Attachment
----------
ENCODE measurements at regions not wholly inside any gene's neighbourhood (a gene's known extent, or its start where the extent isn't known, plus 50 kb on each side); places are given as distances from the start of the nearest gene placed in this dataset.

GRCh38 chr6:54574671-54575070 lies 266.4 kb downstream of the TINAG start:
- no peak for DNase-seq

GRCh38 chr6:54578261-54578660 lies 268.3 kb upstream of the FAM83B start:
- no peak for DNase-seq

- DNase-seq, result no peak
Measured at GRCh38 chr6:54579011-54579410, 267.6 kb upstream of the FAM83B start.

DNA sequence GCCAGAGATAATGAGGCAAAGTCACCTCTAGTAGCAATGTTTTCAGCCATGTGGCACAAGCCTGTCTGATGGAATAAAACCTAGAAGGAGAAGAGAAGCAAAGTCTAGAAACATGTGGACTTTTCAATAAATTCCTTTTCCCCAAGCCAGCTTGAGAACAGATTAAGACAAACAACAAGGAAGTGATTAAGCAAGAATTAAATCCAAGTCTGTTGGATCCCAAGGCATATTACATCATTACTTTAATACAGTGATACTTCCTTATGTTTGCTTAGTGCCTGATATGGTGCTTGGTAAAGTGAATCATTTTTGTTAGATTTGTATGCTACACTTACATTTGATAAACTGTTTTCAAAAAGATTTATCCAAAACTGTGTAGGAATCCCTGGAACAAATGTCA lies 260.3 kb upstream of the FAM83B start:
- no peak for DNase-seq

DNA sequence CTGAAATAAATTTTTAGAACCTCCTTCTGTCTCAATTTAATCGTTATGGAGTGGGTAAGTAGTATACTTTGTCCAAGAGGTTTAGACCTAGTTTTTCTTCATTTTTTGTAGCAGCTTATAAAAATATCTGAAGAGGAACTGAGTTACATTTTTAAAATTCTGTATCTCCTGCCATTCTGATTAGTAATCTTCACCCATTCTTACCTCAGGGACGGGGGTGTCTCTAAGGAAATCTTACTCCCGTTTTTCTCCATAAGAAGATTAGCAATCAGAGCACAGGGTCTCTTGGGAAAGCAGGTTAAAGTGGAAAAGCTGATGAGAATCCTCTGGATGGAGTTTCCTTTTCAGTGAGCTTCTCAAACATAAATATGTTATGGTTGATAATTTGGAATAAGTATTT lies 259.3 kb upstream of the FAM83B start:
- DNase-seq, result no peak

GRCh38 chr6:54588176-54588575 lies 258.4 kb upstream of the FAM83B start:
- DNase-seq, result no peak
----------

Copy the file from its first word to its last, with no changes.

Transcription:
ENCODE measurements at regions not wholly inside any gene's neighbourhood (a gene's known extent, or its start where the extent isn't known, plus 50 kb on each side); places are given as distances from the start of the nearest gene placed in this dataset.

GRCh38 chr6:54574671-54575070 lies 266.4 kb downstream of the TINAG start:
- no peak for DNase-seq

GRCh38 chr6:54578261-54578660 lies 268.3 kb upstream of the FAM83B start:
- no peak for DNase-seq

- DNase-seq, result no peak
Measured at GRCh38 chr6:54579011-54579410, 267.6 kb upstream of the FAM83B start.

DNA sequence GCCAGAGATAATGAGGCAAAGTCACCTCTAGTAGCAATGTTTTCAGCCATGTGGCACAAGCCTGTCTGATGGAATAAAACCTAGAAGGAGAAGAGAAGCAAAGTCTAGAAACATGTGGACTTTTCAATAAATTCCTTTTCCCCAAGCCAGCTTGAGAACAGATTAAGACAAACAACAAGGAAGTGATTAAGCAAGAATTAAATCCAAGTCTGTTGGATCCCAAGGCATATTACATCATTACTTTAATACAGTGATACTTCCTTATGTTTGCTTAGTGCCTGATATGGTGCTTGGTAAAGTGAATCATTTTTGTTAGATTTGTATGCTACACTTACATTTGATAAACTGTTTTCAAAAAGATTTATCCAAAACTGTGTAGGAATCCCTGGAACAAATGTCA lies 260.3 kb upstream of the FAM83B start:
- no peak for DNase-seq

DNA sequence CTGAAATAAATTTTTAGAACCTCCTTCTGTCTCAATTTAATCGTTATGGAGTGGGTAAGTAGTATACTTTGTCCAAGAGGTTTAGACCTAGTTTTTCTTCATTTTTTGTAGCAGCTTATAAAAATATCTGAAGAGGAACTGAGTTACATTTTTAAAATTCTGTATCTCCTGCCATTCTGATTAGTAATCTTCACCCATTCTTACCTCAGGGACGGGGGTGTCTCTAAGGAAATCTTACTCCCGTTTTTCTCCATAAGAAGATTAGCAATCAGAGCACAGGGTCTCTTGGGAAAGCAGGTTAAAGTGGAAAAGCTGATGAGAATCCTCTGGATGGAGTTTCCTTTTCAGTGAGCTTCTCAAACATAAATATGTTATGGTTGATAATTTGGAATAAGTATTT lies 259.3 kb upstream of the FAM83B start:
- DNase-seq, result no peak

GRCh38 chr6:54588176-54588575 lies 258.4 kb upstream of the FAM83B start:
- DNase-seq, result no peak